21st Century
The Future
World Travel
Books & Film
New Original Fiction
Opinion & Lifestyle
News Analysis
Film Space
Movies in depth
Kid's Books
Dreamscapes Two
More Original Fiction
Lifestyles Archive
Politics & Living



The International Writers Magazine: YA FICTION Review

Rebel Heart by Moira Young
ISBN 978 -1- 407124-36-0
• Sam Hawksmoor review
This is the sequel to Blood Red Road and it was always going to be a hard act to follow.  Saba, the tough cage fighter, the Angel of Death, born at the midwintermoon has killed so many other girls in her journey to find her brother Lugh; it was bound to catch up with her.  You can’t kill so many and not be haunted by them.

Rebel Heart

In Moria Young’s dystopian wasteland a new power is taken hold – a new order is displacing the old, sick and infirm and giving their ‘good land’ to willing young ambitious people to carve out a New Eden where only the fit will survive. All will have to pledge their allegiance to the Pathfinder, De Malo, the man who let Saba live when he could have so easily let her die.  He is ruthless and has put a price on her head.  Everywhere Saba goes she is feared and so easily could be betrayed.

Only Saba is not the girl she used to be. She is haunted by the dead and one blue-eyed wolfhound.  Her brother Lugh and sister Emmi think she is going crazy and Saba is beginning to think that too. (Even though the dog Tracker turns out to be real).

They arrive a small settlement ruled by a Shaman’s daughter Ariel. Lugh doesn’t like star readers – he has bad memories of his Pa driven mad by the stars.  Ariel offers to clear Saba’s head of ghosts but Lugh just wants to press on the Big Water in the west where he can settle and start a new life.  Saba submits to the cleansing.  All she wants is Jack, the man she saved and loves, who gave her his heartstone, but where is he?
Hawk leader Maeve suddenly arrives with news of Jack, who led a Tonton expedition against her pack and killed them all.  Saba is devastated, her Jack betrayed everyone?  How is that possible?  He let Maeve live to send a message to her – that he’s a lost cause and something about the moon.  Saba can’t believe it.  She’d put all her hopes in her future in Jack. Lugh is now sure her love for Jack was misplaced. He wants them to head West immediately.

As Saba clears her head she realises that Maeve has got the message wrong. Jack must have asked her to meet him at The Lost Cause at the next full moon, a rough bar in the middle of the Wastelands.  She has no idea where it is but she resolves to go.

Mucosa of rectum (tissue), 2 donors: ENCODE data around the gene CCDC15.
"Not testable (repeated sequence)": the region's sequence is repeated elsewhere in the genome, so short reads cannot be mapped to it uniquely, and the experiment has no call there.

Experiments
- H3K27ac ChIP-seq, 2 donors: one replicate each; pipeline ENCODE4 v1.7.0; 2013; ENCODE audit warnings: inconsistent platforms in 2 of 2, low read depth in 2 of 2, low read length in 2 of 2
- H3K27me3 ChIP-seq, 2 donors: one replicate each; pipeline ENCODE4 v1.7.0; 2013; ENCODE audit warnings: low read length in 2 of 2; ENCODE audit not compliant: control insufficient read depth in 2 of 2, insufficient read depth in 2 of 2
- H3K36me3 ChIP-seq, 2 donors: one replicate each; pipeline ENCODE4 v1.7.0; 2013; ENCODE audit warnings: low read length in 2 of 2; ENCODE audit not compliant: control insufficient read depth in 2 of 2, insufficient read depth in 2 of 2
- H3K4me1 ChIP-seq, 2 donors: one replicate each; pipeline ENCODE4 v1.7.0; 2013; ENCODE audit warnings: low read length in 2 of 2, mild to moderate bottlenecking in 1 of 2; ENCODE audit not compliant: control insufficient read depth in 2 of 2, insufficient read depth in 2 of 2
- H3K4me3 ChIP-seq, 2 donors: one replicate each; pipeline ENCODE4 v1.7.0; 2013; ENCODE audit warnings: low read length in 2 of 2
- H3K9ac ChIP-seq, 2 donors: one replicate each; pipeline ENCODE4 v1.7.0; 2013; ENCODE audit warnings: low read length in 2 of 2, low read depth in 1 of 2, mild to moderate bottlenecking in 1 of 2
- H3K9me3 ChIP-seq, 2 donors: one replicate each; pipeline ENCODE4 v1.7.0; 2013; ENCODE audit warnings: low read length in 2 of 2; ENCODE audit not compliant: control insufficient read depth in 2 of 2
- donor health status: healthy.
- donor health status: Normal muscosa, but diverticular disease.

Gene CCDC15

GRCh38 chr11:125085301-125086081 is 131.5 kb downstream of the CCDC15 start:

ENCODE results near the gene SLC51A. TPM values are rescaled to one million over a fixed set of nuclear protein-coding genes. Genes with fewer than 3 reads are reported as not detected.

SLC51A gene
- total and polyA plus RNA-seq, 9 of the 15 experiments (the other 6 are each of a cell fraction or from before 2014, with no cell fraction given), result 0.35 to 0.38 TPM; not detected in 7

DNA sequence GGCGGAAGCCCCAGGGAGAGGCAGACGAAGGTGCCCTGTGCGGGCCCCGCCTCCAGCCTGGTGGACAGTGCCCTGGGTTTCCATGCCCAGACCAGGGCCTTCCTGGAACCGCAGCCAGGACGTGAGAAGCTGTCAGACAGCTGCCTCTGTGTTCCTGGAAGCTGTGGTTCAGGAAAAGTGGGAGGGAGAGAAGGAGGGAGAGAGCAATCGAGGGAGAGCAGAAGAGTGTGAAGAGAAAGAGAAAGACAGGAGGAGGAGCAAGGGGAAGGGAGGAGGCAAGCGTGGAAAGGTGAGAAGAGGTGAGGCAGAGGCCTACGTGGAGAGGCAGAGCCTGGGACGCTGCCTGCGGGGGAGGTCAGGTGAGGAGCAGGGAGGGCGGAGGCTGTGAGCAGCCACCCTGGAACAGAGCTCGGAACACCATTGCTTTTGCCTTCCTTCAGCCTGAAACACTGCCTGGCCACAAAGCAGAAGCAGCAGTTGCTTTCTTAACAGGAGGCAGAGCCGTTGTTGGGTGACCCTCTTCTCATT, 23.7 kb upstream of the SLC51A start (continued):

She ties up the dog, Tracker and escapes the camp on her horse Hermes, sets off for New Eden alone except for her crow.  Tracker breaks free and follows. He has bonded with Saba.

Lugh, Emmi and Maeve aren’t about to let her go alone either and they set off to find her.

Yes, it’s complicated.  It’s a quest to find Jack.  It won’t be easy – headhunters lie in the path ahead.  Many will die.  Saba is not as strong as she used to be or clear headed, she finds it impossible to kill anymore, even to save her own life.  But trust is a precious commodity in this new world and nothing is as black and white as it seems. Even the Tonton are changing - suddenly they have discipline.

Rebel heart is actually a better-structured novel than Blood Red Road – the interaction between characters; brother and sisters are more nuanced and convincing.  New characters such as the medicine man, Slim (who wears a woman’s dress) are weird but comforting.

Saba longs to be free to find Jack, get the truth out of him, but when she finally ditches her friends she discovers things about herself that she doesn’t like.

Rebel Heart is clearly set up for a third one.  This second harrowing adventure will keep you in check till then and wanting more of the Dustlands trilogy.
© Sam Hawksmoor Sept 2012
author The Repossession and The Hunting

*Read The Droughtlanders by Carrie Mac is you want more award winning Dystopian fiction

Share |
More reviews


© Hackwriters 1999-2012 all rights reserved - all comments are the writers' own responsibility - no liability accepted by hackwriters.com or affiliates.